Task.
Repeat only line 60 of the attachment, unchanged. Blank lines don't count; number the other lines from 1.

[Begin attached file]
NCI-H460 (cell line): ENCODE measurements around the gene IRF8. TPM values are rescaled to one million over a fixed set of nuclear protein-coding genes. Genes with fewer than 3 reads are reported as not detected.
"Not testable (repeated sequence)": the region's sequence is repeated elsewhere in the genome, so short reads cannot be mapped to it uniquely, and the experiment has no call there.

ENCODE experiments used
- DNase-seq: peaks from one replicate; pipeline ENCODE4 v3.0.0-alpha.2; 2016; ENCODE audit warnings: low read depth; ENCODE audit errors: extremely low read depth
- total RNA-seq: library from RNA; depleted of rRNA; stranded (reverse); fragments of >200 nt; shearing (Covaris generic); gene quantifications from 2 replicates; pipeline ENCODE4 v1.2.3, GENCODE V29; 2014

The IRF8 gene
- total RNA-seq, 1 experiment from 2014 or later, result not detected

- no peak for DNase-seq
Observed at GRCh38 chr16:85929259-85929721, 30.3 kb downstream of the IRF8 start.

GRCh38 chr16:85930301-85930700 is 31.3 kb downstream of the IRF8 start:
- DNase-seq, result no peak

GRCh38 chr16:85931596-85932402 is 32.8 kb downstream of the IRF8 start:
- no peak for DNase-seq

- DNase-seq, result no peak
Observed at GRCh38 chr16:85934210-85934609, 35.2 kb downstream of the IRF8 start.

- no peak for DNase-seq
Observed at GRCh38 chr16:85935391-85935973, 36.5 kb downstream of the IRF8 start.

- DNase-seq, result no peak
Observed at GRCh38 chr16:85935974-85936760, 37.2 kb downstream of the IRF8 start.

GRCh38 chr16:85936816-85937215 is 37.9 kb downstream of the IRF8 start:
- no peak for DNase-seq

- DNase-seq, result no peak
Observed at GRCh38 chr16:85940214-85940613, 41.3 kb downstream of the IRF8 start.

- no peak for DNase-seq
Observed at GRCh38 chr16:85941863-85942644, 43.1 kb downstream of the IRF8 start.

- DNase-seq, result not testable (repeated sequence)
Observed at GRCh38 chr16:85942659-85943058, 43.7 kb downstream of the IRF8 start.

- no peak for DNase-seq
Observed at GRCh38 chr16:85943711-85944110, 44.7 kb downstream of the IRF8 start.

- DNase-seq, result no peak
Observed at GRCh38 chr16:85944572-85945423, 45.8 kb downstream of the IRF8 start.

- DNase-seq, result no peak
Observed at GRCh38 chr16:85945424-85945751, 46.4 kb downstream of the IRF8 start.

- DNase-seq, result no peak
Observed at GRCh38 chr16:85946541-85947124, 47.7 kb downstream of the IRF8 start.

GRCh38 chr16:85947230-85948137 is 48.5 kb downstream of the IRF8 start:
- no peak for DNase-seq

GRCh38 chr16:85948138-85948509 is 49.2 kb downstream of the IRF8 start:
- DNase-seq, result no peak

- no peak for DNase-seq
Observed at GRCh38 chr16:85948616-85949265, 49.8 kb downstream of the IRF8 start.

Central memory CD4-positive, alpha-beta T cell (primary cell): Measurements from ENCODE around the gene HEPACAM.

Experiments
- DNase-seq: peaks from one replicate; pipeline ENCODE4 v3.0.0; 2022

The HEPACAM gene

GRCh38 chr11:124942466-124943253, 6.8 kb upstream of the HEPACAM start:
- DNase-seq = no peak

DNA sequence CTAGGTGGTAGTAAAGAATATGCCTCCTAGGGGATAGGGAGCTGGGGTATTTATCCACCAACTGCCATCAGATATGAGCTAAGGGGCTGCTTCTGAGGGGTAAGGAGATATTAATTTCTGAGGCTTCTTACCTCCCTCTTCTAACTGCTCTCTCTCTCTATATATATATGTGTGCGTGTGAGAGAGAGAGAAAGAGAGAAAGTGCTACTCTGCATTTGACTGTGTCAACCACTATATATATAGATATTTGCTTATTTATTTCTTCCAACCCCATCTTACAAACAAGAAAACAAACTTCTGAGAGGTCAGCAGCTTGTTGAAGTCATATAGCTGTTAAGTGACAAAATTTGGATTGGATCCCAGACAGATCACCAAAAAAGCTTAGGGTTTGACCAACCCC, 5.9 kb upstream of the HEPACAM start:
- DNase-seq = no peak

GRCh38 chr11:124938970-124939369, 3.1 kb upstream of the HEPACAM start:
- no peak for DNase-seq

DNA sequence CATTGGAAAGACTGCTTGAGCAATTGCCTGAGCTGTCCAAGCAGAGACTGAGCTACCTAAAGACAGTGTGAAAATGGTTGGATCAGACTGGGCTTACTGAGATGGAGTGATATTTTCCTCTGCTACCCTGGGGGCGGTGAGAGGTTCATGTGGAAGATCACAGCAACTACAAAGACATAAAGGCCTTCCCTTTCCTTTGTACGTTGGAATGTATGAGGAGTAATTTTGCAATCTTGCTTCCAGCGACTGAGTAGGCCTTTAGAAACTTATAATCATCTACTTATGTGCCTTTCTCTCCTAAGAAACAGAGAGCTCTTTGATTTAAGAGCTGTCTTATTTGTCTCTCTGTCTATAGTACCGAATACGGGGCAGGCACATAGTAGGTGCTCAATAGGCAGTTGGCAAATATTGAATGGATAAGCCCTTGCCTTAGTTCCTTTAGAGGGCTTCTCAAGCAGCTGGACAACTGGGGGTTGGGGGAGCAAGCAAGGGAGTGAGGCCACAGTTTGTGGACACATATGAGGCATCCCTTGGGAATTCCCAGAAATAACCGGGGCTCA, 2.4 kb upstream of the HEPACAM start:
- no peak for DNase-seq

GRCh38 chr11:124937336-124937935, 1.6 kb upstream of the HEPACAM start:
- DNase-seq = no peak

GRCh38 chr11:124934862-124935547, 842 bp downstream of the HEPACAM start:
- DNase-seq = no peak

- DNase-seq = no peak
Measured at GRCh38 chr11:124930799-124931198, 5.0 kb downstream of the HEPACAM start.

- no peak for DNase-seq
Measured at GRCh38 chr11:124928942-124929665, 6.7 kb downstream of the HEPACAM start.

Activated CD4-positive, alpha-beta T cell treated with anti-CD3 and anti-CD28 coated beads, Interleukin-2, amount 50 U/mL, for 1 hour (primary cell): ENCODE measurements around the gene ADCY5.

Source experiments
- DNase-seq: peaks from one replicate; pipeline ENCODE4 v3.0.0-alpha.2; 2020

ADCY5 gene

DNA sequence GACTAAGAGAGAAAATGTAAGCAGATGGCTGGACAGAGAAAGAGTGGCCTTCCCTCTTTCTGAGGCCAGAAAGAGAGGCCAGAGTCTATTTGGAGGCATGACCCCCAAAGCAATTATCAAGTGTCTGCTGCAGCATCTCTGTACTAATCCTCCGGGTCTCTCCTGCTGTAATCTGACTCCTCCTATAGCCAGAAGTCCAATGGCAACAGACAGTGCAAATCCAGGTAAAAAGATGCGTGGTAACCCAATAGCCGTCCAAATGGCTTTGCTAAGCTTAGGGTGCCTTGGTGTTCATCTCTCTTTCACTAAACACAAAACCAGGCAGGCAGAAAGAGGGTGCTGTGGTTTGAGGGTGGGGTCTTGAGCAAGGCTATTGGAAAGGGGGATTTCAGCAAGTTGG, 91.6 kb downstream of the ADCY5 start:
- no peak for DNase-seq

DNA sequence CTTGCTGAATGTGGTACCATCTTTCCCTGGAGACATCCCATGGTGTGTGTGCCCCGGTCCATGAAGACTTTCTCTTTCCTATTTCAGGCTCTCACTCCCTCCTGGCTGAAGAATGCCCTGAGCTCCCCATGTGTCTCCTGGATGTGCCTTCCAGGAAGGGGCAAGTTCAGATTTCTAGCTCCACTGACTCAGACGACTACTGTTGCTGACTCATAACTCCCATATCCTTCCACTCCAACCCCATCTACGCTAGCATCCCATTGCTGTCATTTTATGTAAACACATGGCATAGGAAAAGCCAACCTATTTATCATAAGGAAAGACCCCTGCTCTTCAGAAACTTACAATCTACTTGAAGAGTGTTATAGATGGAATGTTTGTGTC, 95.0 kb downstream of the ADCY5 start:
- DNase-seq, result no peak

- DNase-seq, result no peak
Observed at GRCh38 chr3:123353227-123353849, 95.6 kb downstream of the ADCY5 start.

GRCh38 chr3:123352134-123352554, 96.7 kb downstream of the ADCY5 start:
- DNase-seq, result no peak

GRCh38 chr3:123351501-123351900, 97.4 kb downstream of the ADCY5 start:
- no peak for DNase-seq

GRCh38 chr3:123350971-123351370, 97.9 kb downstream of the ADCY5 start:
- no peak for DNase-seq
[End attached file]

- no peak for DNase-seq